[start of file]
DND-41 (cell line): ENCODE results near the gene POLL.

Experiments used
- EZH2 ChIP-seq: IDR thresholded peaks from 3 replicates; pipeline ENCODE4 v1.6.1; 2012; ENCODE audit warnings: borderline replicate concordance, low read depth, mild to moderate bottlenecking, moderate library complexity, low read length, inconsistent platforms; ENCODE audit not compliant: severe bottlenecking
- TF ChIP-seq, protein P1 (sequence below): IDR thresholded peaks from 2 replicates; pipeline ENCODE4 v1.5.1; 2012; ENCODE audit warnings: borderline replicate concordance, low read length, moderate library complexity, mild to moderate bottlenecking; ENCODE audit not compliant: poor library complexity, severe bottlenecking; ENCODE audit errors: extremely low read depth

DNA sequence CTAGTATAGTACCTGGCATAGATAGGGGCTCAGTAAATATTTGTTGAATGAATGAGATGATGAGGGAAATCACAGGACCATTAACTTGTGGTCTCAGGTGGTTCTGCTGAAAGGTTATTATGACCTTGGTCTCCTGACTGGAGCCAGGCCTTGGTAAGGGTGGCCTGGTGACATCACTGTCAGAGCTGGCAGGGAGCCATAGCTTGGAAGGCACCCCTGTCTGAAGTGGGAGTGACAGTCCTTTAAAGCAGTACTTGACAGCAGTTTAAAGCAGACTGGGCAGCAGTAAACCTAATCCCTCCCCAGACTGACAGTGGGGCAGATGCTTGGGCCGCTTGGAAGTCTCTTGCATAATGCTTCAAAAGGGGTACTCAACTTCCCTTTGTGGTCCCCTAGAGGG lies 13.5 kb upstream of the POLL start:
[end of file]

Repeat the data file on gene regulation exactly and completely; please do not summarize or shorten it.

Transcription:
DND-41 (cell line): ENCODE results near the gene POLL.

Experiments used
- EZH2 ChIP-seq: IDR thresholded peaks from 3 replicates; pipeline ENCODE4 v1.6.1; 2012; ENCODE audit warnings: borderline replicate concordance, low read depth, mild to moderate bottlenecking, moderate library complexity, low read length, inconsistent platforms; ENCODE audit not compliant: severe bottlenecking
- TF ChIP-seq, protein P1 (sequence below): IDR thresholded peaks from 2 replicates; pipeline ENCODE4 v1.5.1; 2012; ENCODE audit warnings: borderline replicate concordance, low read length, moderate library complexity, mild to moderate bottlenecking; ENCODE audit not compliant: poor library complexity, severe bottlenecking; ENCODE audit errors: extremely low read depth

DNA sequence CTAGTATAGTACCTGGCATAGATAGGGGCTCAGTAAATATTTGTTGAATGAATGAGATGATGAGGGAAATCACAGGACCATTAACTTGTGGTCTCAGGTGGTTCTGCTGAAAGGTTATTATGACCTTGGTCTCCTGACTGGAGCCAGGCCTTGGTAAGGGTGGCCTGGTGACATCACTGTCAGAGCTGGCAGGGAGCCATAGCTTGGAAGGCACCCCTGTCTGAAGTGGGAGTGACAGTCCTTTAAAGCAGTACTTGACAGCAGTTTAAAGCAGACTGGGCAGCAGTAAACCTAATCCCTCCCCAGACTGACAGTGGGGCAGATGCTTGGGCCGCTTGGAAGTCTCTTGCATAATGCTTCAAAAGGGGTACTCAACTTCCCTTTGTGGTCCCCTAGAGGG lies 13.5 kb upstream of the POLL start: